According to Woj,The Trail Blazers trade for Jerami Grant.2025 Bucks first-round pickthe 36th pick in the second round this year, and the 2025, 2026 second-round pick, the Blazers also got the Pistons’ 46th pick this year.The Blazers used a ~20M trade exception from the mid-season CJ deal in this trade（Trade Exception, TE），Therefore, it is possible to achieve salary parity and get Grant without paying any players.And the Pistons got the equivalent of TE and huge salary space in this transaction, and the free market is likely to do big things this year.
Detroit has traded Jerami Grant to Portland for 2025 first-round pick via Milwaukee, sources tell ESPN.
— Adrian Wojnarowski (@wojespn) June 22, 2022
fight and go
The deal proves that what Blazers general manager GM Joe Cronin said at the end of this year’s season-end press conference isn’t just to appease fans: The Blazers aren’t going toward a complete rebuild, they’re trying to get back their competitiveness and go for it.At this point in time, Cronin hopes to get the pioneers back on track in the short term. From an internal need, they have to do it too — it’s a paradox when you’ve got Lillard talking about rebuilding. In addition, considering the draft rights, the Blazers’ first-round draft picks are all lottery-protected. If they want to lift the ban and be able to operate, they need to send a non-lottery first-rounder, that is, return to the playoffs.
In the mid-season trade, the Blazers sent two forwards in one go, and the strength of the No. 4 position plummeted, so welcoming Grant was a painless upgrade for the team. Grant was also Dame’s teammate for the U.S. team at the Olympics, and the two developed a friendship during the trip, making him one of Lillard’s favorites. Judging from his age, Grant is currently 28 years old, in his prime, and has a few more years to come.
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The calculation behind the transaction
The trade rumors between Jerami Grant and the Blazers have actually been going on for a long time, and even after the game with the Pistons last season, the photo of the players on both sides revealed some clues.However, the final transaction price was not the No. 7 pick in this year’s draft of the Trailblazers, but another available draft pick of the Trailblazers, the 2025 Bucks’ first-round pick. Does it mean that Grant was sold low?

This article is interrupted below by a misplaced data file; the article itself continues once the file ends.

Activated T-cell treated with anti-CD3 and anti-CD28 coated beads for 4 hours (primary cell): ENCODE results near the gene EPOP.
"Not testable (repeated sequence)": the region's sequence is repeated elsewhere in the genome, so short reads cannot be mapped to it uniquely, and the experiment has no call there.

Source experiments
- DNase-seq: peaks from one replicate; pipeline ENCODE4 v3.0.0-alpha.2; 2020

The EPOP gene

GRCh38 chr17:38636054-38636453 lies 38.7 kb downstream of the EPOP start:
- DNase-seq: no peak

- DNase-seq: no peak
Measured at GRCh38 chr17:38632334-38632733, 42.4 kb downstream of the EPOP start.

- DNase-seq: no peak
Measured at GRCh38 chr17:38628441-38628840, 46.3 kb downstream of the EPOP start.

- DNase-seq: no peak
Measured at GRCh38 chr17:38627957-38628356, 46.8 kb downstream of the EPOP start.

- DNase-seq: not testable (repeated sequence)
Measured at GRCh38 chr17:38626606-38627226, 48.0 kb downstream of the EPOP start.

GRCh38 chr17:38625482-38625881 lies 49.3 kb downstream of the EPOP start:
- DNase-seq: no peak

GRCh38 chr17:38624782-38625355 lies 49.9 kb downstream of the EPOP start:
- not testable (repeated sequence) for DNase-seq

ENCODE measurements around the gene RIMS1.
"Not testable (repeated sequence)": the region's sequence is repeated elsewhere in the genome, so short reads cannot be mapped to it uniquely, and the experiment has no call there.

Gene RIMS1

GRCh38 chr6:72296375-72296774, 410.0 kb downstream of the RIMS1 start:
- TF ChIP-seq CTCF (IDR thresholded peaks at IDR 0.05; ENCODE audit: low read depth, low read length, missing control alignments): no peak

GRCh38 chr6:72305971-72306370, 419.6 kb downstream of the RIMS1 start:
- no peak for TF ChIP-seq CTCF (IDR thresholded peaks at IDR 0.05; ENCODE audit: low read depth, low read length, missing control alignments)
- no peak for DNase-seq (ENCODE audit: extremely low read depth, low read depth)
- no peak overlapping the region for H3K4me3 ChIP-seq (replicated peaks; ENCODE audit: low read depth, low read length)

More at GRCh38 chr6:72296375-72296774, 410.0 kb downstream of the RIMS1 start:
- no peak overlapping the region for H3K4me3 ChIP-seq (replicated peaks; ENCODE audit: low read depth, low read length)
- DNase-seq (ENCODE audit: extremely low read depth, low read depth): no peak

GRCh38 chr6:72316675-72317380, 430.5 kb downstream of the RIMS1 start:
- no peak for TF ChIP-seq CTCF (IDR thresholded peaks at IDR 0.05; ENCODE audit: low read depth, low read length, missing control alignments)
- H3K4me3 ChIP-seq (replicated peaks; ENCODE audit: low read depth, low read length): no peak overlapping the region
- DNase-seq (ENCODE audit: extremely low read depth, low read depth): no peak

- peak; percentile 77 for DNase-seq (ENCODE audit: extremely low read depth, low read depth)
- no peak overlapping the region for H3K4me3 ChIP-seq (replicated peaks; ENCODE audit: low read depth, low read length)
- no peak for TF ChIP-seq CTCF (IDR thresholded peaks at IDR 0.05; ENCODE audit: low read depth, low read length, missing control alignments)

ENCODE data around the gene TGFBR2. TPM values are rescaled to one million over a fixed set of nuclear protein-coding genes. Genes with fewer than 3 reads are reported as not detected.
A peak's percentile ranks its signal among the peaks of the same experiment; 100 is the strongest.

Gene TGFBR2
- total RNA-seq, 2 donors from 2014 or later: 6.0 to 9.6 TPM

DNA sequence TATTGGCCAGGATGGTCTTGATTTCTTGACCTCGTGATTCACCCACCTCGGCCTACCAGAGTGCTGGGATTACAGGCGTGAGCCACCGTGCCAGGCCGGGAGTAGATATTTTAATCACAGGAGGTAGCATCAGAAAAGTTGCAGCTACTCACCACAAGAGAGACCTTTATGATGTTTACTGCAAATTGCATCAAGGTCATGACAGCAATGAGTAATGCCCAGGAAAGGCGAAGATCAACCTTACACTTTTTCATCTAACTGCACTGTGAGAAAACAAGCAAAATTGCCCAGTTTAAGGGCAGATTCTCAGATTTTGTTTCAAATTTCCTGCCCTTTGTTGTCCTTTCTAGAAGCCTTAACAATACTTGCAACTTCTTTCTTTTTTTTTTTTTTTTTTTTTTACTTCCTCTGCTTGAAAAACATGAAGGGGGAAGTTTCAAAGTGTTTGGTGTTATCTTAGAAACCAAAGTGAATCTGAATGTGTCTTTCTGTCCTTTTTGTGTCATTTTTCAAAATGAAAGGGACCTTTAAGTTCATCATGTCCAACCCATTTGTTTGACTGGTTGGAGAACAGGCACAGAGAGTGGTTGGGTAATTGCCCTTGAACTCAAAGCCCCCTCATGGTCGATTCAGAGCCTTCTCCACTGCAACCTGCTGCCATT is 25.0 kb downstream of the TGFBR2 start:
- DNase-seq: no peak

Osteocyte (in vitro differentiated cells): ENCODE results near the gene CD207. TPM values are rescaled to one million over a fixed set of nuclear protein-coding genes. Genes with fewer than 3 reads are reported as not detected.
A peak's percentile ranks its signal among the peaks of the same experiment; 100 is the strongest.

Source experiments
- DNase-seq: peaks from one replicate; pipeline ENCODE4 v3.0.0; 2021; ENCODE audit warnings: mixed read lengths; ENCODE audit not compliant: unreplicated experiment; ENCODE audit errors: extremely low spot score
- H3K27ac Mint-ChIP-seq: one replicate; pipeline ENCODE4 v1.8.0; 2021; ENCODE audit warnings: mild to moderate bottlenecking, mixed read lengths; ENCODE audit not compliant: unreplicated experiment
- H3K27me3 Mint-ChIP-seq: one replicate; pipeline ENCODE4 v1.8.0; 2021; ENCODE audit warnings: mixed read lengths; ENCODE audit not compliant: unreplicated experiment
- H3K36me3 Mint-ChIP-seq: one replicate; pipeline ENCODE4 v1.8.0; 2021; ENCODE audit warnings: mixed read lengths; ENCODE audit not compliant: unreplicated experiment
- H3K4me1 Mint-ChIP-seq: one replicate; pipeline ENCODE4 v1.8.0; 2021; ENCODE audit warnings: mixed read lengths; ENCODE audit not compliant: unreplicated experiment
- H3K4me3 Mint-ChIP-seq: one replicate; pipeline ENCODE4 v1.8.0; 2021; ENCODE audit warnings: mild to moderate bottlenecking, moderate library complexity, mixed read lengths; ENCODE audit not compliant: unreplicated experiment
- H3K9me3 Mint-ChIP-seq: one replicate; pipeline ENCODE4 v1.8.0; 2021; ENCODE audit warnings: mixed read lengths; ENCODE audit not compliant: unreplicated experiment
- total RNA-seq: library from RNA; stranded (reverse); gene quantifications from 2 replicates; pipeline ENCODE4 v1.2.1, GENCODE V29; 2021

— Josh Hart (@joshhart) June 22, 2022
The trade will choose to close at this moment, which may represent a reason for the Pistons to be eager to clear cap space.After this deal, the Pistons have the largest salary cap in the league this summer, up to 46.9M.This allows them to offer a contract level price of tens of millions in addition to being able to eat a max-paid player. In addition, they also received a special salary of 20M for the contract level with Grant. Considering these chips that can be operated in the market, they will not actually sell low.
As for the Pioneers’ choice to depress the trigger at this point, it shows that they will not use the traditional practice of clearing space to sign this summer, which is also expected. As mentioned in the previous article, there are three main pioneers who want to renew their contracts. Although there seems to be a lot of space, all free agents will occupy a part of the cap of the salary space, and TE will also be included in the cap, which is unlikely to be. Choose to give up all of these assets. Taking Grant’s 20M salary seems to be a lot, but the pioneers actually only have Lillard’s contract exceeding 10M now, and the others are small contracts.If the Hart 12.9M contract scheduled to be executed is also included, the current guaranteed contract for the Blazers next season is about 75M. Even if this price is added to Grant’s contract, it is 147M away from the luxury tax line.(estimated value)Still more than enough, even enough to talk about extension offers for Simons and Nurkić.For both parties, choosing a transaction at this point in time can be said to each get what they want.
Pioneer’s front line answer?
So, is Grant the Blazers’ answer to the front line? Jerami Grant unexpectedly opted out two years ago to renew his contract with the playoff powerhouse Nuggets and play for Motor City. He did play better, too:In the past two years in the Pistons, he averaged 20.9 points, 4.4 rebounds, 2.6 assists and 1.1 hot pot, and is the most stable player in the Pistons.